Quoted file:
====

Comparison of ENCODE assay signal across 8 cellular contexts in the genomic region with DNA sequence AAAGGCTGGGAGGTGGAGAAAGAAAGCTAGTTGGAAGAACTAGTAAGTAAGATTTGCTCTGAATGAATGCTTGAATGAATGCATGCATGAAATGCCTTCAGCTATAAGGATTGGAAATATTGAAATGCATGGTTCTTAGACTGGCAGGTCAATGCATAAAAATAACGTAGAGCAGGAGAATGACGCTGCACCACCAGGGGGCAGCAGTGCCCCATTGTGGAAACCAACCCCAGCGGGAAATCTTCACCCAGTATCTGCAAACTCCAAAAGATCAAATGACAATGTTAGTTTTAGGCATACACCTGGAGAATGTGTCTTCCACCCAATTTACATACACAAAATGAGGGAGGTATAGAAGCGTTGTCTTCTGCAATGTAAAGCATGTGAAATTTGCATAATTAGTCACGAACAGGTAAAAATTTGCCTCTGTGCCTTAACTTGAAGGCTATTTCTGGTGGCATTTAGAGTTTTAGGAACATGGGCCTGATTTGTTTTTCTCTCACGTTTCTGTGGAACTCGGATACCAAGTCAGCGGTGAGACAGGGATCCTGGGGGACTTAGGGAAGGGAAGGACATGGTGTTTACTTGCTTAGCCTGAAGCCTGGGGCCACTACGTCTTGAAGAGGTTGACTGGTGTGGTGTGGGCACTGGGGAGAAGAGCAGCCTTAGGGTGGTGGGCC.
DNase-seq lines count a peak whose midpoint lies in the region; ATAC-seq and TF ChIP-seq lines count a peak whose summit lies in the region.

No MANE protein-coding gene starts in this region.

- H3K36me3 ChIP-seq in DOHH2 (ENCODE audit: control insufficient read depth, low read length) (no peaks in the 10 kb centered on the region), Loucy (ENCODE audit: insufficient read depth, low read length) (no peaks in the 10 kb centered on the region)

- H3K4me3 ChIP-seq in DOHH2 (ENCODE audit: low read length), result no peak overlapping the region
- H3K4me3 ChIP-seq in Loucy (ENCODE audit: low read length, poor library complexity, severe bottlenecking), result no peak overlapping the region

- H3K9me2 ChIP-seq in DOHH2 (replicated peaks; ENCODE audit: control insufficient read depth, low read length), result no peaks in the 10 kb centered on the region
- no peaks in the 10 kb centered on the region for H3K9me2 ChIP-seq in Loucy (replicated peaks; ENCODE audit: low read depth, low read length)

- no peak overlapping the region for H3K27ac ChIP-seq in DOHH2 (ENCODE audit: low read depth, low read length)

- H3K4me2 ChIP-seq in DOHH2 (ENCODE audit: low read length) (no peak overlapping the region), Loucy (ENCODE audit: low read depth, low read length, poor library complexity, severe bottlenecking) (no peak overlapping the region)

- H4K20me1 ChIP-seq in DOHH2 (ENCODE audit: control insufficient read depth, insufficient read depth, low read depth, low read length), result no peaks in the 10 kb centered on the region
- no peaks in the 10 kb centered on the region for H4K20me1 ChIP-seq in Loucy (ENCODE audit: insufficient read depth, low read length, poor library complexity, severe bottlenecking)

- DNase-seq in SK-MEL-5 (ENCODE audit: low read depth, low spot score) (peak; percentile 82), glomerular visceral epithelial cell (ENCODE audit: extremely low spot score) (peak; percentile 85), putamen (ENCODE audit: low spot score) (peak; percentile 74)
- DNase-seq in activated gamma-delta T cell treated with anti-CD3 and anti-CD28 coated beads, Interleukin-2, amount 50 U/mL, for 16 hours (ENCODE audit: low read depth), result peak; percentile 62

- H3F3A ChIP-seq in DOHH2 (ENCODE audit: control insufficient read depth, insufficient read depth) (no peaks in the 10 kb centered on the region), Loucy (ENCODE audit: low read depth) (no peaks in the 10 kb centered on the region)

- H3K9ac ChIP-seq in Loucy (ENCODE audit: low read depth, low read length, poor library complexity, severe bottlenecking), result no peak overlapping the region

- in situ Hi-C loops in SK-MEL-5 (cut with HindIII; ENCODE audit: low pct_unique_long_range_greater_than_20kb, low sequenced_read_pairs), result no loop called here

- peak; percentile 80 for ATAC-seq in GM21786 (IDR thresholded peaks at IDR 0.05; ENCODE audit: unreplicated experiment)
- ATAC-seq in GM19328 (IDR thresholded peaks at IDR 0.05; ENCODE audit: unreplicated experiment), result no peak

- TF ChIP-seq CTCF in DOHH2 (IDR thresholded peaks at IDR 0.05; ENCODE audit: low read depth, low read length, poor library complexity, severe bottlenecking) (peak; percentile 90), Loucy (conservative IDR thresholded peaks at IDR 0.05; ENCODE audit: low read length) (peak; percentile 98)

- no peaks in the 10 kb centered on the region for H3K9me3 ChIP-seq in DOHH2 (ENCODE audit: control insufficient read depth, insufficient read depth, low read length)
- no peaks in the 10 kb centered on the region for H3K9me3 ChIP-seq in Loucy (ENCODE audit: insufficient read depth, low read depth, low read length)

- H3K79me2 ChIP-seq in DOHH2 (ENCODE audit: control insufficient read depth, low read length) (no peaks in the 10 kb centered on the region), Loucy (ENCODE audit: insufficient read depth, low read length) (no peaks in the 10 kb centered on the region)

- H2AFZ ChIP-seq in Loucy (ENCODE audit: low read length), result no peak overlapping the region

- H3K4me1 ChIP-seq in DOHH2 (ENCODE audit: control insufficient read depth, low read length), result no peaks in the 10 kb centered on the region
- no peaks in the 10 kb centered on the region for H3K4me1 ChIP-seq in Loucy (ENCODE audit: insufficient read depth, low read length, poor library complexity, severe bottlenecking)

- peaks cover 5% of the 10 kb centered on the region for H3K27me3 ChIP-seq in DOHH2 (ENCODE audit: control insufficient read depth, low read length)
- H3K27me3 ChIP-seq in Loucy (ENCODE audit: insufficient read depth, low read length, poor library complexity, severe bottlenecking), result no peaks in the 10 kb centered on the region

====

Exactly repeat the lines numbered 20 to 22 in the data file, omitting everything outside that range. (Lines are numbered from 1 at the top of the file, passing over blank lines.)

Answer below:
- TF ChIP-seq CTCF in DOHH2 (IDR thresholded peaks at IDR 0.05; ENCODE audit: low read depth, low read length, poor library complexity, severe bottlenecking) (peak; percentile 90), Loucy (conservative IDR thresholded peaks at IDR 0.05; ENCODE audit: low read length) (peak; percentile 98)

- no peaks in the 10 kb centered on the region for H3K9me3 ChIP-seq in DOHH2 (ENCODE audit: control insufficient read depth, insufficient read depth, low read length)
- no peaks in the 10 kb centered on the region for H3K9me3 ChIP-seq in Loucy (ENCODE audit: insufficient read depth, low read depth, low read length)